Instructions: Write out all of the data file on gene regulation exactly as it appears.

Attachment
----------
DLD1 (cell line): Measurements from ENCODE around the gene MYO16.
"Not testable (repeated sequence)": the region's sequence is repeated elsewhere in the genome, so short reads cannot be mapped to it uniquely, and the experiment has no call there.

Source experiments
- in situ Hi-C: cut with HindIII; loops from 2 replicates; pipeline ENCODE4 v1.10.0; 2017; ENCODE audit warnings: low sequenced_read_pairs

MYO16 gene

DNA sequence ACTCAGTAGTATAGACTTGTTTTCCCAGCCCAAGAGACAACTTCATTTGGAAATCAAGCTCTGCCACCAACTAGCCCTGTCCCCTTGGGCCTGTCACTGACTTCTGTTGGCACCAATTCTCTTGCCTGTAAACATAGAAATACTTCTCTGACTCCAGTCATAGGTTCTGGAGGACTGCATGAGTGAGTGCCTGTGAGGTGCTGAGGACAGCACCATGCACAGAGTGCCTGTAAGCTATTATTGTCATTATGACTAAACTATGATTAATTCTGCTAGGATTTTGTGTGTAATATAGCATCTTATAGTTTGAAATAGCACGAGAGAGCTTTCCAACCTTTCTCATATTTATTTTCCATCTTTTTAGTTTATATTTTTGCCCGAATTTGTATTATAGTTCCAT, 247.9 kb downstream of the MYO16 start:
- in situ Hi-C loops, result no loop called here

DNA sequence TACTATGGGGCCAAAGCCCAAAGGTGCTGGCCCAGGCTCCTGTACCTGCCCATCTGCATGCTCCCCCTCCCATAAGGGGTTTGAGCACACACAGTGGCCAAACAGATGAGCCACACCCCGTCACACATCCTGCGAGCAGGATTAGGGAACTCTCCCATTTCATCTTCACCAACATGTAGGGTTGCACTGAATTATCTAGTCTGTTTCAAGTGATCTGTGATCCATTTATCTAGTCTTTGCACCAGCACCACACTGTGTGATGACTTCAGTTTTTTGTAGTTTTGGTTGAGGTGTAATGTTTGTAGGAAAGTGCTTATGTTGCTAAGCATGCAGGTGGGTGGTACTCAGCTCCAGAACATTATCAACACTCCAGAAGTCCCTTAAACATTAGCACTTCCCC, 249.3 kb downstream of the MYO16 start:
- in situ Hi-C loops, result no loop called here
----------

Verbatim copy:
DLD1 (cell line): Measurements from ENCODE around the gene MYO16.
"Not testable (repeated sequence)": the region's sequence is repeated elsewhere in the genome, so short reads cannot be mapped to it uniquely, and the experiment has no call there.

Source experiments
- in situ Hi-C: cut with HindIII; loops from 2 replicates; pipeline ENCODE4 v1.10.0; 2017; ENCODE audit warnings: low sequenced_read_pairs

MYO16 gene

DNA sequence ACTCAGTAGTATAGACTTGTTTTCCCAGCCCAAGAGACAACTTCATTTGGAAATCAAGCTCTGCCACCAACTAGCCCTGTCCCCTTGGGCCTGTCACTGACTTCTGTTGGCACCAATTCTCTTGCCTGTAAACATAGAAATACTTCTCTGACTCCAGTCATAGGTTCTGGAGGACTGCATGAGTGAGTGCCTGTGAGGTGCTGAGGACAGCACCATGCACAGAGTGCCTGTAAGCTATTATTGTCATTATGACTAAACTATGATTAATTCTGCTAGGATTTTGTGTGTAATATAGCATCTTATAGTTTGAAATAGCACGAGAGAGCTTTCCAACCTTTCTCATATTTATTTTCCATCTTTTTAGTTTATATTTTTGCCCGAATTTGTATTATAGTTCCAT, 247.9 kb downstream of the MYO16 start:
- in situ Hi-C loops, result no loop called here

DNA sequence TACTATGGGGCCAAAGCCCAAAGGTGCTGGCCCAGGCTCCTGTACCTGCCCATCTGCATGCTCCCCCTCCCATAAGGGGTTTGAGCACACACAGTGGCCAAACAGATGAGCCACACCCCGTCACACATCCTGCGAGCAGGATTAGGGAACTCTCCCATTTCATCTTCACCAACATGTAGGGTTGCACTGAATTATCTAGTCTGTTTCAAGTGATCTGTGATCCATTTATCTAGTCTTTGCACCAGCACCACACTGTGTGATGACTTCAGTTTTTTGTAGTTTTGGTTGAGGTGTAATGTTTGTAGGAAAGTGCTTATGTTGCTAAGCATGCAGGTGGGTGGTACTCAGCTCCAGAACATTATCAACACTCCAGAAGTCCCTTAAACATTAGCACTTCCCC, 249.3 kb downstream of the MYO16 start:
- in situ Hi-C loops, result no loop called here